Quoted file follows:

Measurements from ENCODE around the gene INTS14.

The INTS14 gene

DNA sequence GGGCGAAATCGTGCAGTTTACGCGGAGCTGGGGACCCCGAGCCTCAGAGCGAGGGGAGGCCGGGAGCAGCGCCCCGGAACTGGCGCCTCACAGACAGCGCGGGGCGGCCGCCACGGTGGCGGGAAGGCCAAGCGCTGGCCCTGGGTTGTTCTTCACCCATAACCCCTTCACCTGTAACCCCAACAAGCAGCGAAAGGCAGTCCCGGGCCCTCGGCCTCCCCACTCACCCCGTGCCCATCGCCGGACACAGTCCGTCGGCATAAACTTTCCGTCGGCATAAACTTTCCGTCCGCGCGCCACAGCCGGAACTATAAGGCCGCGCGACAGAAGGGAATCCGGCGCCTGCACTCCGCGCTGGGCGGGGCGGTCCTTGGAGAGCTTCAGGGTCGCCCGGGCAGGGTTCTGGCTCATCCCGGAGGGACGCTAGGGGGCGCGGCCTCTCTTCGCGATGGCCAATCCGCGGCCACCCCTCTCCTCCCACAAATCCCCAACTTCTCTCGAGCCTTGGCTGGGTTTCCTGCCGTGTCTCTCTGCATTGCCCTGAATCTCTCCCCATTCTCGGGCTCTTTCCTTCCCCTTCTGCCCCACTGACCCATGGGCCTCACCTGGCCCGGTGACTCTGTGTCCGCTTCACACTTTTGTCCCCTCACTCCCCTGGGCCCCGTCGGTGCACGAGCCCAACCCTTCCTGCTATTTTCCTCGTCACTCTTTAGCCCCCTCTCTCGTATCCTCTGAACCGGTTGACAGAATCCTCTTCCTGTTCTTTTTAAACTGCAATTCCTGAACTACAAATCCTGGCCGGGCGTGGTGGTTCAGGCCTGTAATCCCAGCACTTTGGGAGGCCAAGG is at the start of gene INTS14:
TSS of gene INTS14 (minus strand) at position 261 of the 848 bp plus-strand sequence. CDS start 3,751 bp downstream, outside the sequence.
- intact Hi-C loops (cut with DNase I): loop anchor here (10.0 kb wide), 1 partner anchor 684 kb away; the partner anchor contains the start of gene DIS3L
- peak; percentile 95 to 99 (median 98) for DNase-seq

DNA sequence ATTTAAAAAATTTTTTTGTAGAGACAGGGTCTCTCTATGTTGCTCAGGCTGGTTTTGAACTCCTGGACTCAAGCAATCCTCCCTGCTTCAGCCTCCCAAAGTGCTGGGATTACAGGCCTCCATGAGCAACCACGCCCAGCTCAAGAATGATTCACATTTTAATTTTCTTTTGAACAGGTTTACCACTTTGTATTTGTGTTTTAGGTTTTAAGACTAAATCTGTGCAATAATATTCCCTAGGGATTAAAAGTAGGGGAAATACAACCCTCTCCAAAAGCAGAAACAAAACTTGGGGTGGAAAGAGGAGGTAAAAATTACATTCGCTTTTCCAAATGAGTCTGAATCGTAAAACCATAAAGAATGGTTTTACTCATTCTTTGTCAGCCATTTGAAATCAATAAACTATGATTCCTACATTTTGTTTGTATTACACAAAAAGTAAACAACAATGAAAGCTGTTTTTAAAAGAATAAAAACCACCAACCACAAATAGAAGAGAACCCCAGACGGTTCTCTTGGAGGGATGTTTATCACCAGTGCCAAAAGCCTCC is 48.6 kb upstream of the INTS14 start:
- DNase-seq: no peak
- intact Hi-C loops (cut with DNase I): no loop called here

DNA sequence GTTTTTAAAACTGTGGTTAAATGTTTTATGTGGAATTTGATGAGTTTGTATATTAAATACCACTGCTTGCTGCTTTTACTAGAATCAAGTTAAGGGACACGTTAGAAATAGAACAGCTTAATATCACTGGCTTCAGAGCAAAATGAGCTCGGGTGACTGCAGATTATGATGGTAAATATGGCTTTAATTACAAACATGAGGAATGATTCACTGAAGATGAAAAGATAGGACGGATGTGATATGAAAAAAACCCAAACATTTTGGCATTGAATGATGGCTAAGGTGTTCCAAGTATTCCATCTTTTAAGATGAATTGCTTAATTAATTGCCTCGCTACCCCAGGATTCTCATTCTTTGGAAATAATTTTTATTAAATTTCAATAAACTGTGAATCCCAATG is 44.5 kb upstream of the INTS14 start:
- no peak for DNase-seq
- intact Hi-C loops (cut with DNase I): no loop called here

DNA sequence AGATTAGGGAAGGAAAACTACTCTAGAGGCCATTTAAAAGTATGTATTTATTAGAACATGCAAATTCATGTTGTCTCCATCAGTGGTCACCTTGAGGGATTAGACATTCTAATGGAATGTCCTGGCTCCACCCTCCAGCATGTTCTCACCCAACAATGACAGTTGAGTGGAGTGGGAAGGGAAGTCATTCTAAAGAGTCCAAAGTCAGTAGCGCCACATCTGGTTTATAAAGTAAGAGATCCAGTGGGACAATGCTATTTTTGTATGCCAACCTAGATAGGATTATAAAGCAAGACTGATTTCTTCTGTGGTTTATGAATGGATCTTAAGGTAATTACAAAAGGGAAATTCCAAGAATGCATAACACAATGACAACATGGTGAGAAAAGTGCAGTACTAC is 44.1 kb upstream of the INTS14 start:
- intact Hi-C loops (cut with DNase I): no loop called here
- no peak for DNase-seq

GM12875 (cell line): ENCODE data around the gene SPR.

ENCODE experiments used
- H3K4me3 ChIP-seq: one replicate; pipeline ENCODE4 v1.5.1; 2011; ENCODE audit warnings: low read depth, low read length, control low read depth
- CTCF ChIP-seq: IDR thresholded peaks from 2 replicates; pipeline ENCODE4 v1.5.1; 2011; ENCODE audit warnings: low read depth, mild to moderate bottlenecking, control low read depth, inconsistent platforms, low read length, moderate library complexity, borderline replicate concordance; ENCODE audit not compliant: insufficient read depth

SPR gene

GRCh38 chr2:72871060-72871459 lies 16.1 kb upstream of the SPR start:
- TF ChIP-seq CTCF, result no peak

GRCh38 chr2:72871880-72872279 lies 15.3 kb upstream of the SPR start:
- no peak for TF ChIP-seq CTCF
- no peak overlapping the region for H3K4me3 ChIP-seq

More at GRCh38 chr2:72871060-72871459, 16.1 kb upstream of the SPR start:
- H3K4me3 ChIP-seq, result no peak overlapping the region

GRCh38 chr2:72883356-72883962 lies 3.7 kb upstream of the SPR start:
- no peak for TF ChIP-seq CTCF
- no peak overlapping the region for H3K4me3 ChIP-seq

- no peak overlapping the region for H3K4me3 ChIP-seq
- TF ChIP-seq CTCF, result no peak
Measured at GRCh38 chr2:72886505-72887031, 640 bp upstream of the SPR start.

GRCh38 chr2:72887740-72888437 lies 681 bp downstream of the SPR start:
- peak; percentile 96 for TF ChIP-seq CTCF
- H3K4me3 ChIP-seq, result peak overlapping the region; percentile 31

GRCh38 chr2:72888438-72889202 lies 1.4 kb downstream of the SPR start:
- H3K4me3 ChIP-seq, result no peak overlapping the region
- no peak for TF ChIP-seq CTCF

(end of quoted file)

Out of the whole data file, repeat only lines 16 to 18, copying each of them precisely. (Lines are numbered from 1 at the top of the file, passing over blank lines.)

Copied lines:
GM12875 (cell line): ENCODE data around the gene SPR.

ENCODE experiments used
- H3K4me3 ChIP-seq: one replicate; pipeline ENCODE4 v1.5.1; 2011; ENCODE audit warnings: low read depth, low read length, control low read depth